True Blood quickly became the go-to show for supernatural sex scenes featuring future Magic Mike strippers (Joe Manganiello) and pale Nordic men with washboard abs (Hi Alexander Skarsgård!), but honestly, there was a little something for everyone, including fan favorite Bon Temps medium, Lafayette Reynolds (Nelsan Ellis).
In season three, Lafayette met his mother’s nurse, Jesus, and the two began a relationship. As they spend more time together and start doing V (short for Vampire Blood), they learn Jesus is descended from a long line of witches and that Lafayette himself has magical abilities. However, supernatural love is anything but simple, and after the pair join a coven, Lafayette becomes possessed by the dead spirit of its former leader. This relationship certainly puts a whole new spin on possessive love.
9. Nymphadora Tonks/Remus Lupin, Harry Potter series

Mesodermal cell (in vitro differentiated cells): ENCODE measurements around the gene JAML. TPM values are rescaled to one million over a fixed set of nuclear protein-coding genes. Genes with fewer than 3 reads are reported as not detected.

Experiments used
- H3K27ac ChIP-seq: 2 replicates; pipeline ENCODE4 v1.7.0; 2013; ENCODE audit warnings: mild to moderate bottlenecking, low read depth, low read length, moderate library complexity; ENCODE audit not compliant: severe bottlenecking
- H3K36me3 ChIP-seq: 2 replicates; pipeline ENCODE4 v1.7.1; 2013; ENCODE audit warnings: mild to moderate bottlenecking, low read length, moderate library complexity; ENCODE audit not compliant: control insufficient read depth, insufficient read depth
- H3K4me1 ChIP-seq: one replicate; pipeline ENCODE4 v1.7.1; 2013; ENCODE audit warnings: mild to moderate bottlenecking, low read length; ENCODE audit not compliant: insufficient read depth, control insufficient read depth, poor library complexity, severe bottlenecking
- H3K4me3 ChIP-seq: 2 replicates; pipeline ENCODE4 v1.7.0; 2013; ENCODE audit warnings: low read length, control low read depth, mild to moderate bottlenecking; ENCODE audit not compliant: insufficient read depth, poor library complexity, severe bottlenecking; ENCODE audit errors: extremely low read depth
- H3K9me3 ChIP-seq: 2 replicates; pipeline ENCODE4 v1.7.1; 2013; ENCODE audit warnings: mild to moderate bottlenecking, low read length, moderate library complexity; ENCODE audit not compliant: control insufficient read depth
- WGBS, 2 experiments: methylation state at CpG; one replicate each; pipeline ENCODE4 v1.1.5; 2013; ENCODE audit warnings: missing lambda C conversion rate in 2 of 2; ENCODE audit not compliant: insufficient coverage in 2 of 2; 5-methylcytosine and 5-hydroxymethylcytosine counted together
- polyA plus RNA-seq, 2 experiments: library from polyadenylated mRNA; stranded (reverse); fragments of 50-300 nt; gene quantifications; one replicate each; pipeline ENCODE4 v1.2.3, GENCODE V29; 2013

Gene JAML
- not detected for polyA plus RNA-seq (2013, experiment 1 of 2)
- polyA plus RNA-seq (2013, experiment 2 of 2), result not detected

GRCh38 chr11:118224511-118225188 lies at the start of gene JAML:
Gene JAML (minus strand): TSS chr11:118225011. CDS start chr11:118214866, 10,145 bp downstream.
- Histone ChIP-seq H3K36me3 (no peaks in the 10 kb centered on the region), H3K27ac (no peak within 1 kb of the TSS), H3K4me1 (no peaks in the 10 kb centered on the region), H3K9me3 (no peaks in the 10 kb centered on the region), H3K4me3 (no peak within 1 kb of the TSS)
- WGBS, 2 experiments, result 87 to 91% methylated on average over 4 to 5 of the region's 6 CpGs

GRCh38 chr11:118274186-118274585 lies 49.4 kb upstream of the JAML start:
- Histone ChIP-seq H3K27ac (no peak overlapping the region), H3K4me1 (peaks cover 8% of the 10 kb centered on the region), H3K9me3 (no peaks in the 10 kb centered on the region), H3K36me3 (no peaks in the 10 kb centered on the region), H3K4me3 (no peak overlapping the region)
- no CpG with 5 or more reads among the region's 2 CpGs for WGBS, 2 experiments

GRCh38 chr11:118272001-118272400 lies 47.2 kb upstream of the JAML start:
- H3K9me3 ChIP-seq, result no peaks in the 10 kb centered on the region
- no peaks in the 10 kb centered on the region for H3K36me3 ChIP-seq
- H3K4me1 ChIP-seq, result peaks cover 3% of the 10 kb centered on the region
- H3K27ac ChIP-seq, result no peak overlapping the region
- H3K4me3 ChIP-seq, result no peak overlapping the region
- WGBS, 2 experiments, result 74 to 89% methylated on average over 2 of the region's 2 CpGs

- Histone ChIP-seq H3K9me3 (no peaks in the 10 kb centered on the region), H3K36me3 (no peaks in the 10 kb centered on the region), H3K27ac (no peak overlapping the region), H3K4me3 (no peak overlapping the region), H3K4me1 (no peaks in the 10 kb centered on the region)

There are lots of sad characters in the Harry Potter series, but Remus Lupin ranks among the saddest. He was bitten by a werewolf as a child, his best friend was murdered and his other best friend was wrongly imprisoned in Azkaban for it, then THAT best friend was killed by a Death Eater at the Ministry of Magic as Remus looked on. So when Lupin unexpectedly found himself in love with badass Auror and Metamorphmagus Nymphadora Tonks (she prefers to be called by her surname ONLY, thank you very much), pretty much everyone, including Lupin himself, was both elated and cautiously hopeful about their romance and eventual marriage.
Sadly, the pair met a tragic ending when both were killed by Death Eaters during the Battle of Hogwarts, leaving their son, Teddy, orphaned much like his godfather Harry Potter. Accio hankies!
10. The Doctor/Rose Tyler, Doctor Who
Speaking of wolves, Rose “Bad Wolf” Tyler (Billie Piper) captured the Doctor’s hearts from the moment he told her to “Run!” in the very first episode of the re-booted Doctor Who series. Their affection for one another grew steadily deeper during their travels in the TARDIS, whether they were stuck in 1950s London, facing down pure evil in the Satan Pit, or battling Cybermen.